"He is somebody far too eager to bring drugs, particularly new cancer drugs, onto the market," said Peter Lurie, MD, deputy director of the health research group at the consumer rights group Public Citizen. "That might lead to a lowering of standards at the FDA, and that is the last thing we need right now, given the shoddy state of affairs at the agency."

Dr. Milne said Dr. von Eschenbach is at risk of running into opposition from safety advocates if he tries to implement any long-term liberalization of FDA approval standards. Agency critics will be more attuned to potential medical problems that could arise from rushing therapies through research and development, he said.

Some on Capitol Hill also have questioned the commitment and agenda that the acting FDA commissioner might bring to the job. Senate Finance Committee Chair Charles Grassley (R, Iowa) and Senate Health, Education, Labor and Pensions ranking member Edward Kennedy (D, Mass.) said the appointee would have great difficulty trying to juggle the demands of both the NCI and the FDA jobs.

Moreover, said Kennedy and others, Dr. von Eschenbach cannot in good faith run both shops and avoid ethical entanglements. "There are intrinsic conflicts of interest between the role of NCI director, who manages a research program that includes drug development, and the role of FDA commissioner," Kennedy said in a letter to the Bush administration.

That outcry quickly prompted Dr. von Eschenbach to announce that he temporarily would relinquish the day-to-day duties of running the cancer institute and recuse himself from any FDA business in which the NCI is a party.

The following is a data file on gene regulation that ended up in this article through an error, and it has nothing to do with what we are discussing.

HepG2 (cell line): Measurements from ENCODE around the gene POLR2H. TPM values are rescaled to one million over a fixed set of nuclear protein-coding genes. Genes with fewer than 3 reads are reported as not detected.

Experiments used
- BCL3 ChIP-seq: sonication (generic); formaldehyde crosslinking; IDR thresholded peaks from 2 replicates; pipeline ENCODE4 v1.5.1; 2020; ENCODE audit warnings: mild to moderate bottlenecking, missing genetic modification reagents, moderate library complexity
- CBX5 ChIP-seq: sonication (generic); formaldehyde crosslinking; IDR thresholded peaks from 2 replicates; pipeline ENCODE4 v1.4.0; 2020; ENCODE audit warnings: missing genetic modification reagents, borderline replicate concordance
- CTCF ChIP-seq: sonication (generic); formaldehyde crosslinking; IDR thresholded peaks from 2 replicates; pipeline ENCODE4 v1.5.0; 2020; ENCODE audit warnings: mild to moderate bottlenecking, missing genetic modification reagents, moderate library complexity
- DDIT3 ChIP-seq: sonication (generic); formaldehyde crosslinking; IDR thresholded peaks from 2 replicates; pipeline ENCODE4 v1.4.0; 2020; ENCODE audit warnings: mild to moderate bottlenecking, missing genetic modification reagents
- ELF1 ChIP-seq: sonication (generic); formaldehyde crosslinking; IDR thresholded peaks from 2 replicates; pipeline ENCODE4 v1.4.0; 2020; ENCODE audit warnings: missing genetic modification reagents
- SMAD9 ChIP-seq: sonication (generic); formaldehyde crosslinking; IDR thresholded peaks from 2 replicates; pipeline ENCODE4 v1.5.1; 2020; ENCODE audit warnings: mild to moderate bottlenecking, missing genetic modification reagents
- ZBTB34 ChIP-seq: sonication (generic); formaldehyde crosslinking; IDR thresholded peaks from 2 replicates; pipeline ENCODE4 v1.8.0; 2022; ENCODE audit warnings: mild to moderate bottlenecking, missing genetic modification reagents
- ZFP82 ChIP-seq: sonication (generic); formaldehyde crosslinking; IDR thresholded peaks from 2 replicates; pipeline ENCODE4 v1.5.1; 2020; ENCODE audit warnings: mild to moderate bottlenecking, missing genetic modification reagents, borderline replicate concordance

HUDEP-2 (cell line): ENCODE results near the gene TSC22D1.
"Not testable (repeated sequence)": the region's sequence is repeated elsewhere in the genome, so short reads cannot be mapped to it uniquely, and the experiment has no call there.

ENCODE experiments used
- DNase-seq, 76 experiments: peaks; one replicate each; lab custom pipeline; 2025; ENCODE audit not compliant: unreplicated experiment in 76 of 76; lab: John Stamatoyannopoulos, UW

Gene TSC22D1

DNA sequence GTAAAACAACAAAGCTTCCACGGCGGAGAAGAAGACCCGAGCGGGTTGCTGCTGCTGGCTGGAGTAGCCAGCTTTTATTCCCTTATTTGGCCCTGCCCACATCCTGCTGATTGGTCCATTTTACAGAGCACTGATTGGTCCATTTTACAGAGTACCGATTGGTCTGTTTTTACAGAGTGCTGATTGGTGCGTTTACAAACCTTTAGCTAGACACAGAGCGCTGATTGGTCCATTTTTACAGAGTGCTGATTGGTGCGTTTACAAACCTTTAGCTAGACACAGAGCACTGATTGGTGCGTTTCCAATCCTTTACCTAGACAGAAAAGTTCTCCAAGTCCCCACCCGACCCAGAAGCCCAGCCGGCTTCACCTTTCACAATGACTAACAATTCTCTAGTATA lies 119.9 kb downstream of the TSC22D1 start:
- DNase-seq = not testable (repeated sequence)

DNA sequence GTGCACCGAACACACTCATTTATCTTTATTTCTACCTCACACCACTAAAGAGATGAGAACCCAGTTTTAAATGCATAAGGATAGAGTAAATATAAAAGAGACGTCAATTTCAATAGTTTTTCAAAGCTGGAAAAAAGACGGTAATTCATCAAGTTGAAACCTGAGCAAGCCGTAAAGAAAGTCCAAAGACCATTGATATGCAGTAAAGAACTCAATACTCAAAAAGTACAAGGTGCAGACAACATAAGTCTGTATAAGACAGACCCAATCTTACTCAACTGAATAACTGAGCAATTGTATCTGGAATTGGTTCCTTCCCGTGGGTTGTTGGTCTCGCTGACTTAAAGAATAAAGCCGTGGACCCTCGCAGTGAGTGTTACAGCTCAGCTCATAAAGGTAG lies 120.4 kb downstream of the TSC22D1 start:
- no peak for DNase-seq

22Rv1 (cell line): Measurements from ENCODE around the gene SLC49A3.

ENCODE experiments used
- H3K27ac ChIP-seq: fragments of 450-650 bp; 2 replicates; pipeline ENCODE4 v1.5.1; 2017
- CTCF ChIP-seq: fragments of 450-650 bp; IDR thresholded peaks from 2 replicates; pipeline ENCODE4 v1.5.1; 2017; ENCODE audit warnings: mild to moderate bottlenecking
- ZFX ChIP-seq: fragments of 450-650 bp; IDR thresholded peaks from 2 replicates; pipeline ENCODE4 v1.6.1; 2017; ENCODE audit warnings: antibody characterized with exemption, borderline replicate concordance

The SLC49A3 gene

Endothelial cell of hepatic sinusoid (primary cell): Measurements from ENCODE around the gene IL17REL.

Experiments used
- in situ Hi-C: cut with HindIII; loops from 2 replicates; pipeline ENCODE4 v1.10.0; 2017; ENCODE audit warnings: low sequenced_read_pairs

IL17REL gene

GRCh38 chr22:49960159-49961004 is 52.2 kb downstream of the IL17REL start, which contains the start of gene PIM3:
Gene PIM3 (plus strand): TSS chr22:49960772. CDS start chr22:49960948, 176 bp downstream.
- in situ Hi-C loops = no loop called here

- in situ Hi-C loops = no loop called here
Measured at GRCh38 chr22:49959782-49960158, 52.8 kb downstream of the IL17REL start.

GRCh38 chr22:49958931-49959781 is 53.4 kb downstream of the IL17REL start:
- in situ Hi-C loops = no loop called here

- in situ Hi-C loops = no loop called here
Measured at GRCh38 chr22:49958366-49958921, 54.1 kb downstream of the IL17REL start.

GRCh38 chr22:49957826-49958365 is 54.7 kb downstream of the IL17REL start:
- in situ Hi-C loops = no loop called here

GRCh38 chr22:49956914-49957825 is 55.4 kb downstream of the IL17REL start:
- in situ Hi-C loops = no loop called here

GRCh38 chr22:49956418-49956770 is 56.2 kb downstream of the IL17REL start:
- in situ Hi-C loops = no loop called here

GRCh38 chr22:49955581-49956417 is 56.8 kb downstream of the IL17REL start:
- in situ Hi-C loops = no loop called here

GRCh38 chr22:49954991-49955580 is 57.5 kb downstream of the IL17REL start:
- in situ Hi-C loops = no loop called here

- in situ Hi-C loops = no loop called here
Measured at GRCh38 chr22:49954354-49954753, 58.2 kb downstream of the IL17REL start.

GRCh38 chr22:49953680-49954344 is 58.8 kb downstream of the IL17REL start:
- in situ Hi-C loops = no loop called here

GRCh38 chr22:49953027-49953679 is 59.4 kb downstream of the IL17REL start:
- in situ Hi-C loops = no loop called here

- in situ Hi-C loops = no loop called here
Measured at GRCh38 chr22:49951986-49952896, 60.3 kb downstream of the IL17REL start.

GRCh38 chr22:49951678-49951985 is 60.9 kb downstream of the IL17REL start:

Dr. von Eschenbach was thoroughly vetted by the White House when he was under consideration for the NCI job, but this process might prove more extensive if Bush were to nominate him for the permanent FDA post.

Back to top


The acting FDA commissioner

Name: Andrew C. von Eschenbach, MD

Hometown: Philadelphia

Medical specialty: Urologic surgery

Current employment: Director, National Cancer Institute

Past employment: Executive vice president, University of Texas M.D. Anderson Cancer Center

Education: BS, St. Joseph's University, Philadelphia; MD, Georgetown University School of Medicine, Washington, D.C.

Back to top



Read story

Confronting bias against obese patients

Medical educators are starting to raise awareness about how weight-related stigma can impair patient-physician communication and the treatment of obesity. Read story

Read story


American Medical News is ceasing publication after 55 years of serving physicians by keeping them informed of their rapidly changing profession. Read story

Read story

Policing medical practice employees after work

Doctors can try to regulate staff actions outside the office, but they must watch what they try to stamp out and how they do it. Read story

Read story

Diabetes prevention: Set on a course for lifestyle change

The YMCA's evidence-based program is helping prediabetic patients eat right, get active and lose weight. Read story

Read story

Medicaid's muddled preventive care picture

The health system reform law promises no-cost coverage of a lengthy list of screenings and other prevention services, but some beneficiaries still might miss out. Read story

Read story

How to get tax breaks for your medical practice

Federal, state and local governments offer doctors incentives because practices are recognized as economic engines. But physicians must know how and where to find them. Read story

Read story

Advance pay ACOs: A down payment on Medicare's future

Accountable care organizations that pay doctors up-front bring practice improvements, but it's unclear yet if program actuaries will see a return on investment. Read story

Read story

Physician liability: Your team, your legal risk

When health care team members drop the ball, it's often doctors who end up in court. How can physicians improve such care and avoid risks? Read story

  • Stay informed
  • Twitter
  • Facebook
  • RSS
  • LinkedIn